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January of 2020 marks the first month of our Veterans Flag Raising Memorial Program. Each month, Sharp Funeral Homes will honor the life and memory of a veteran by raising the flag at one of our chapels in their memory. Each of our four chapels will display a framed biography of the veteran for the entire month, and the family of the veteran will receive a certificate of participation.
For the month of January, Sharp Funeral Homes is proud to honor the life and service of Frank Joseph Rehanek. Today we raised the flag at our Miller Road Chapel in honor of his service to our country. Frank Rehanek served in the U.S. Army from Oct. 13, 1952 – September 29, 1954. The following biography, written by Patsy Rehanek, wife of Frank, tells the story of his life and military service.
Sharp Funeral Homes is deeply grateful for our country’s veterans who have served and sacrificed for our country. To honor your veteran loved one through this program, please visit our website page for more information https://bit.ly/39Lh5GY or contact Jay Coldwell, our Community Outreach Coordinator at (810) 735-7833.
Frank Joseph Rehanek
August 1, 1927 - January 16, 2018
“Frank Joseph Rehanek was born in Lennon, Michigan on August 1, 1927. His parents came from Czechoslovakia and lived in New York City for a short time before coming to Swartz Creek where he was raised. Czech was spoken mostly at home, but he quickly learned English after starting school. He completed all of his schooling at Swartz Creek Schools.
“After graduating from high school, he went to work for Chevrolet for two years. He used that money to further his education at Michigan State University. He graduated from Michigan State University in 1952 with majors in both math and science education. Science was his love.
“Shortly after graduating from MSU, he received his letter to report to the Army on October 13, 1952. After basic training, he found himself in Korea at the Yangju Valley. He was placed in the artillery, but because of a hearing deficit, he could not hear the codes to call them. By the way, when he had his initial military medical exam he was asked if he had any medical issues that might cause a problem for him. He told them about his hearing loss. The response was “claims hearing loss” on his examination paperwork. So, his next job was radio maintenance. He remained with his same unit. They did utilize his skills as a teacher and set up a school for him to work with soldiers who could not read or write. He enjoyed that job! His service time ended September 29, 1954. He received the United Nations Service Medal, National Defense Service Medal, Korean Service Ribbon, and Republic of Korea Presidential Unit Citation.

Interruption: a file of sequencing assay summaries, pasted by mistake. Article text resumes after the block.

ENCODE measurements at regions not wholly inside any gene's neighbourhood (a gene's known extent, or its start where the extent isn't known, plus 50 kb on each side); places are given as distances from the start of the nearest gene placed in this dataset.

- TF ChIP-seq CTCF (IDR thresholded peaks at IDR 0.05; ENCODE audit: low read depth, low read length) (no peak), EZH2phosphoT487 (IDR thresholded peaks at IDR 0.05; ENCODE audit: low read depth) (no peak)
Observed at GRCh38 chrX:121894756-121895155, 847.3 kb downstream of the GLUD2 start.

“After he returned home, he registered his teaching certificate at the Genesee County Office of Education. Daisy Howard was Superintendent of Education and was very happy to see him because there was a teacher shortage. She sent him to Atherton School for an interview and he began teaching the next day. He spent four years at Atherton before moving to Swartz Creek, where he taught at Mary Crapo and later became principal at Syring Elementary.
“We were married while Frank was at Syring. So often when we went out to eat or grocery shopping, former students and parents would stop us to talk about their memories of Frank. There was always so much love and praise for him. Frank was 41 and I was 32 when were married so I missed his army life and the early part of his teaching career, but I did learn about them because he shared so much.
“We had a wonderful daughter and we enjoyed raising her. When she married we gained a wonderful son-in-law. Now we have two beautiful granddaughters ages 16 and 13. Those girls idolized Frank and Frank idolized them. Both granddaughters have written about Frank on Veteran’s Day. Our older granddaughter had an assignment to write about a family member who had been in the military service. Of course, she chose her Grandpa (Papa). Our younger granddaughter interviewed her Papa to learn what it was like when he was her age. He was a wonderful storyteller and he touched and enriched the lives of his grandchildren.
“I think if Frank were here to add one more statement about his army life, he would add that he was happy to have had the experience of serving his country. He wished that all young men would have the chance to serve in the military. He believed you matured out of necessity. He also said you bonded with other soldiers and they became your brothers. You were responsible for them and they for you. You were learning what responsibility was all about. I remember him telling me a story about a time, after being home from the Army, he went to a wedding reception. He ended up leaving early because he could not stop thinking that he should still be in Korea serving next to his fellow soldiers. The feeling of responsibility and brotherhood was part of you as a soldier.”
-Biography written by Patsy Rehanek